A City boy’s primal connection
There is a primal urge to hunt; thousands of years of our development as a species has depended on it for survival. As I write this from the comfort of my home in the Lower Mainland of BC, I reflect on how much it has been removed from us.
I grew up in Vancouver, BC, a stone’s throw from a large nature park. I spent countless hours in the furthest corners of it, trying to connect with something that was far away from the city. I spent 4 years in Air Cadets and grew to love the bush exercises and survival training. Hunkered down with the bugs, covered in dew, was a wonderful place to be.
As I grew up and began a career in restaurant kitchens, that outdoors part of me fell away. It was too convenient to spend my time downtown, living the city life. I settled in the suburbs, had kids, but that primal urge never went away.
Reconnecting with an old friend from elementary school and cadets, got me thinking about how society came to see the food on our table. I spent years cooking in restaurants, always working with raw ingredients that were just part of a huge commercial chain. For my own house, I found opportunities to find organic beef, splitting a cow with a friend or two. As good as the meat was, I felt disconnected from where the food came from. I set the goal of acquiring my firearms license (not an easy task in Canada) and passed the CORE hunter program.
With those two administrative tasks behind me, I still had some big questions in front of me. Could I kill an animal? Could I harvest it like my ancestors? City living dulls the sharp edges of humanity, things that are perfectly normal in a rural setting are almost unheard of in the city. How would I do at 42 years old, learning new skills?
I had the opportunity to visit my old friend in Prince George in the spring of 2019. The spring thaw was in full effect, and the black bears were coming out of hibernation. My experience of seeing bears was confined to zoos and nature shows. Getting well outside of the city, where the air was clean, we began seeing signs of bears. Watching and learning the patterns of these beautiful animals was incredible. Seeing the cubs with sows was amazing, how protective the mother was with positioning herself, and the importance of watching single bears to ensure there were no cubs around. The first day was all about reconnecting with nature, no shots were fired, we closely observed a couple of large bears, and headed for home after seeing 22 bears.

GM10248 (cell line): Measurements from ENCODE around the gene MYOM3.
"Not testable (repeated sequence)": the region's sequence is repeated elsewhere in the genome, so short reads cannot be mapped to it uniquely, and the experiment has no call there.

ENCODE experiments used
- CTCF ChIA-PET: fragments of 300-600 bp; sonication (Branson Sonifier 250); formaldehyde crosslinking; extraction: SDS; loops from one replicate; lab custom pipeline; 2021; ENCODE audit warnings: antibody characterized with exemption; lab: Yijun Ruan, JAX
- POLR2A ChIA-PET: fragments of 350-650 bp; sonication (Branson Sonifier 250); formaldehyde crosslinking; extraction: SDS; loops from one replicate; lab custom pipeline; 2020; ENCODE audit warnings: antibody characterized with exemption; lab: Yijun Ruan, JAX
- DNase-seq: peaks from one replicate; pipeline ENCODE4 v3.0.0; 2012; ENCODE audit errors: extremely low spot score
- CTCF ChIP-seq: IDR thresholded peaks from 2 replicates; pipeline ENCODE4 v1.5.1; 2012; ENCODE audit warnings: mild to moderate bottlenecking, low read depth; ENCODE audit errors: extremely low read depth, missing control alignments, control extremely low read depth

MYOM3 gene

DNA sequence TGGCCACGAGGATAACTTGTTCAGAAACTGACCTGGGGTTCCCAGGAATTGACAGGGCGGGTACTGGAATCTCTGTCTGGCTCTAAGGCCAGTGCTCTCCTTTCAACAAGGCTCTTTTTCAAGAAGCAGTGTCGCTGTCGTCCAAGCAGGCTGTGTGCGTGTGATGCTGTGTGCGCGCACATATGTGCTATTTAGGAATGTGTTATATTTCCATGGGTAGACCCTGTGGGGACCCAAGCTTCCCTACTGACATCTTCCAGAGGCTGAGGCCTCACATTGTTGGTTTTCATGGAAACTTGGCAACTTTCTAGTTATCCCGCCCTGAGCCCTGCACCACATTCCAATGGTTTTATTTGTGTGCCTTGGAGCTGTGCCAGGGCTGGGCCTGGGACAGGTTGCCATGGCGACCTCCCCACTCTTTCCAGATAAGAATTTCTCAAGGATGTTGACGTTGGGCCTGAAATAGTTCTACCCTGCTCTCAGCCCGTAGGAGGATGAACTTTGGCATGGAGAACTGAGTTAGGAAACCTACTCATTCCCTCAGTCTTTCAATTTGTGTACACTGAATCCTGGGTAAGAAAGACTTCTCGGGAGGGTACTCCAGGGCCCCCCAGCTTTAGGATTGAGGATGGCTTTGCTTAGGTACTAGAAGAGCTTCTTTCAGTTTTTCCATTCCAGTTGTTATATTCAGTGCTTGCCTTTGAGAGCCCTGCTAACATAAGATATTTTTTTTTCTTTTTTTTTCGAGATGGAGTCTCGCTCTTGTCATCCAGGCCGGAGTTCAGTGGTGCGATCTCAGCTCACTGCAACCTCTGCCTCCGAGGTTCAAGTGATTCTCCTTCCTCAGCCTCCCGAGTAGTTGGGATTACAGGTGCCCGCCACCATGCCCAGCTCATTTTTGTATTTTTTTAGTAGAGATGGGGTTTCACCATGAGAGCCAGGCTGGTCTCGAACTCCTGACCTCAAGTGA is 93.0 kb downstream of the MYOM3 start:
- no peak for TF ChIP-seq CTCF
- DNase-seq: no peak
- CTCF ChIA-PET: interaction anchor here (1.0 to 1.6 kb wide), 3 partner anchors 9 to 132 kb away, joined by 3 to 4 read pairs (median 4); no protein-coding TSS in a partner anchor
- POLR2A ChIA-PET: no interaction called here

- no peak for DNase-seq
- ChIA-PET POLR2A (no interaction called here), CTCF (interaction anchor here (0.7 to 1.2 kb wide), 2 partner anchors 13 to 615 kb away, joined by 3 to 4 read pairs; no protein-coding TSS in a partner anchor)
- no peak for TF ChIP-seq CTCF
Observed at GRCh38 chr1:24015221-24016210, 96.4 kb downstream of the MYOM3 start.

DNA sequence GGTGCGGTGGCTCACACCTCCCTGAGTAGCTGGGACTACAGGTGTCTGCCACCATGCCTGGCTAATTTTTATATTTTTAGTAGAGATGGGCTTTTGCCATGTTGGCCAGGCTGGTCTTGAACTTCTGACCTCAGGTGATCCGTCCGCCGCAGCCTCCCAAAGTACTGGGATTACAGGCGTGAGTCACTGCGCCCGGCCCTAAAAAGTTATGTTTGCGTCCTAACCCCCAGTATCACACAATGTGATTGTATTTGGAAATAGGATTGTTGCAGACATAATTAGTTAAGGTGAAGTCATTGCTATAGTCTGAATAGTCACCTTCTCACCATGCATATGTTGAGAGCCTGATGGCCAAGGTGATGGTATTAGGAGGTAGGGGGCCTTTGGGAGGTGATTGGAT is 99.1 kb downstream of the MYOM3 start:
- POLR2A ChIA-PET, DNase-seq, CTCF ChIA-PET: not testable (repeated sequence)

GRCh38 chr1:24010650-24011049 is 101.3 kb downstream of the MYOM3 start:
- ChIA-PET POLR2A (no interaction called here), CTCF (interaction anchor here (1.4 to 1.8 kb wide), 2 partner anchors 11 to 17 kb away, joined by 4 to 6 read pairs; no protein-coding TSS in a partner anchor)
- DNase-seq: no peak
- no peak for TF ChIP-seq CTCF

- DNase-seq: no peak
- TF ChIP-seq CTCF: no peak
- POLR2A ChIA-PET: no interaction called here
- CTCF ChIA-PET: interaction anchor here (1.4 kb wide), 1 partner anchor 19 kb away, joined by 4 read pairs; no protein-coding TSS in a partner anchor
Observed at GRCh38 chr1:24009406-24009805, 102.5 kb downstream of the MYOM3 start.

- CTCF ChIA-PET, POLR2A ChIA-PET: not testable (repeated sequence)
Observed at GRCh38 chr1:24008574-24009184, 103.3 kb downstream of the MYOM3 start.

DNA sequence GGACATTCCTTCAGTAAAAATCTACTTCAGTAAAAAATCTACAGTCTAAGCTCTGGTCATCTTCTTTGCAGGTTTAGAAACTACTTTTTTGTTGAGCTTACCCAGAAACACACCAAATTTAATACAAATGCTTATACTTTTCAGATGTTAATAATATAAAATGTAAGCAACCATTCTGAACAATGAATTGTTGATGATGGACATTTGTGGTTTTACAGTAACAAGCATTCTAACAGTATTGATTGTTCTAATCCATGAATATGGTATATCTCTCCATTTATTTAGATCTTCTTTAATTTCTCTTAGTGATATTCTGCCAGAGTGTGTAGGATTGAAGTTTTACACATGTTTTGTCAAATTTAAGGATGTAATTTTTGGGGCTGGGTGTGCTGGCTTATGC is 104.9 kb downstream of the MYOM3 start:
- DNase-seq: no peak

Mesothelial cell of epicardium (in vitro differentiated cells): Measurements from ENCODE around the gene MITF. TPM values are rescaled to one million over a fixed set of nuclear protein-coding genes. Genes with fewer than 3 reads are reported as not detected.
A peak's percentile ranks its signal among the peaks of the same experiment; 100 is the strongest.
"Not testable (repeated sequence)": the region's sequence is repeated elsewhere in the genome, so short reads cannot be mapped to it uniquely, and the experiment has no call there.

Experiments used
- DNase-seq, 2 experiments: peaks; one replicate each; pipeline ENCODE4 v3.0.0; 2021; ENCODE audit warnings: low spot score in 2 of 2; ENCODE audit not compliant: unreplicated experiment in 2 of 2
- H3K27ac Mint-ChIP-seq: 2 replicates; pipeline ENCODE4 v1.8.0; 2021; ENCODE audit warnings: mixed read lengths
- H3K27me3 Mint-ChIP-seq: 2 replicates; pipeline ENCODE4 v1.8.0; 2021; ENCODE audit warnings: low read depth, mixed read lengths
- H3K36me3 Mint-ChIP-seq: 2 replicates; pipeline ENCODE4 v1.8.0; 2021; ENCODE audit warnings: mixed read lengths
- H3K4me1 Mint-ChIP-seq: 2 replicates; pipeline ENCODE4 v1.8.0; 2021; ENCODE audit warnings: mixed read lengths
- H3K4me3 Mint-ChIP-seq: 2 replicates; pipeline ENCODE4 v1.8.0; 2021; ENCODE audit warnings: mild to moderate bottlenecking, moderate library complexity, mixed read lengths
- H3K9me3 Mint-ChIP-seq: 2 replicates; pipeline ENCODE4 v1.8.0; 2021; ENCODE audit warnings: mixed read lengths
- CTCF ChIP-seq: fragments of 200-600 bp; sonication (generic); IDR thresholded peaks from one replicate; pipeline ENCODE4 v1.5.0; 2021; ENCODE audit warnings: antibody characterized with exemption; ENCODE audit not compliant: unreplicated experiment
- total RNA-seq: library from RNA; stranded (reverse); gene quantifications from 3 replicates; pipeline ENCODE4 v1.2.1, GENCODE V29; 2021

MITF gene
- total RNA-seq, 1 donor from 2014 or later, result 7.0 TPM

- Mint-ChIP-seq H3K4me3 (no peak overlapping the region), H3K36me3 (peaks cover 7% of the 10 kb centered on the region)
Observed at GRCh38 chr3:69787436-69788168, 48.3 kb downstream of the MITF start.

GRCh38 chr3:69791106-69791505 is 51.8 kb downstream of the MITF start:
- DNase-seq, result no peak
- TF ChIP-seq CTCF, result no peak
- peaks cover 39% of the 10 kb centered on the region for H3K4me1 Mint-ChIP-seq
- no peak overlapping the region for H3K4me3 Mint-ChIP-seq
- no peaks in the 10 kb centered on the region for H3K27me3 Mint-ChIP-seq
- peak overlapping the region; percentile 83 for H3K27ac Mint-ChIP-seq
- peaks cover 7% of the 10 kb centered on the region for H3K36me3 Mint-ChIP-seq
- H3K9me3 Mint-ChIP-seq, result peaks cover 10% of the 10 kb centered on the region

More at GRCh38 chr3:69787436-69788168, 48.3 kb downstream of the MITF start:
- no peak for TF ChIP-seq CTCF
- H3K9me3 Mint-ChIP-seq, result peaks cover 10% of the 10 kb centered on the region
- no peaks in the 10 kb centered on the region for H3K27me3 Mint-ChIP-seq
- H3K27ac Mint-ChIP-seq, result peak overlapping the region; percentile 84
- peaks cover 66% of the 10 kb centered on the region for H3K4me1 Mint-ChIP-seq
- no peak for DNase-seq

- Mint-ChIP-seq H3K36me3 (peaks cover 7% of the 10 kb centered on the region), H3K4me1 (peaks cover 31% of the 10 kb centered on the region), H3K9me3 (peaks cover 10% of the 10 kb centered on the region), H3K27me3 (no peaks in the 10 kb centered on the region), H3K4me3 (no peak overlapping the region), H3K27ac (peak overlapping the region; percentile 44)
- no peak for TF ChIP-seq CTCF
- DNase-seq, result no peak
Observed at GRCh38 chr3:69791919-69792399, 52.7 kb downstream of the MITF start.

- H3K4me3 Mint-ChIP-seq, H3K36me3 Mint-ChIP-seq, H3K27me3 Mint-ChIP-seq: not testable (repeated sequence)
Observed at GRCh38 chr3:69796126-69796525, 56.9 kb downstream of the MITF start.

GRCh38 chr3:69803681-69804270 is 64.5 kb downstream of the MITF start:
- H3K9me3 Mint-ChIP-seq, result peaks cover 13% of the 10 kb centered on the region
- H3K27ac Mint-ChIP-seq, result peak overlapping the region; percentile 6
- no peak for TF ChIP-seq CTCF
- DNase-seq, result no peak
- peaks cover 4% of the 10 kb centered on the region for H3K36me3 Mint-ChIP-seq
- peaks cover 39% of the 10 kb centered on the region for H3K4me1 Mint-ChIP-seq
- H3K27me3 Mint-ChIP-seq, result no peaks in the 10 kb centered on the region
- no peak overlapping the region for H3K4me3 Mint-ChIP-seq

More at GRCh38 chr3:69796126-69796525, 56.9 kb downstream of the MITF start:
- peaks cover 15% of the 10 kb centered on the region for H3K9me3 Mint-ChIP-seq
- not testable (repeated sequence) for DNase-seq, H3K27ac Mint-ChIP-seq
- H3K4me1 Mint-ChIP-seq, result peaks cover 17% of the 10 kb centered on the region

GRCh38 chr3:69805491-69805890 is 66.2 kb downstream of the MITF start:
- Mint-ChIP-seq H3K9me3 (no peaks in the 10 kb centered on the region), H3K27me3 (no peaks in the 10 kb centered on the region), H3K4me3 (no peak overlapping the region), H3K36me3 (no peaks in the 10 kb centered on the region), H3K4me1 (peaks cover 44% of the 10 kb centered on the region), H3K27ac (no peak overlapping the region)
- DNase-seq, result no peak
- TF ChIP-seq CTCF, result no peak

As I settled for the night, being in the back country had felt natural. It had been 20+ years since I had been that far away from the city, but it felt welcoming. I still had some big questions about how I would do, confronted with the opportunity to take an animal, but that was a thought for the next day.
An early start got us going the next day. Into the same area, we talked about our childhoods, our kids, our environment, and everything else two guys in a truck talk about. It was not until 6:30 that evening that I had a chance to answer those big questions. I was able to ethically harvest a large older male bear and fill my freezer with a clean, organic, and sustainable protein, something we all strive for. I felt a strong connection to the bear and that it had given its life so that mine could continue.
We make choices at the grocery store on what meat we buy; chicken, pork, and beef, with no thought to the animal that it came from. I know that every time I serve dinner to my friends and family from that bear, where it lived its life, where the meat has come from, and how it has been handled. That is a powerful connection, from field to table, on how hunters choose to source our food. It is not about the kill; that is the toughest part of the process.
It is about connecting with our history as humans, about providing the cleanest, most ethically treated meat we can find.
For a city boy, I am proud of my connections with nature, for not forgetting who I am or where I came from.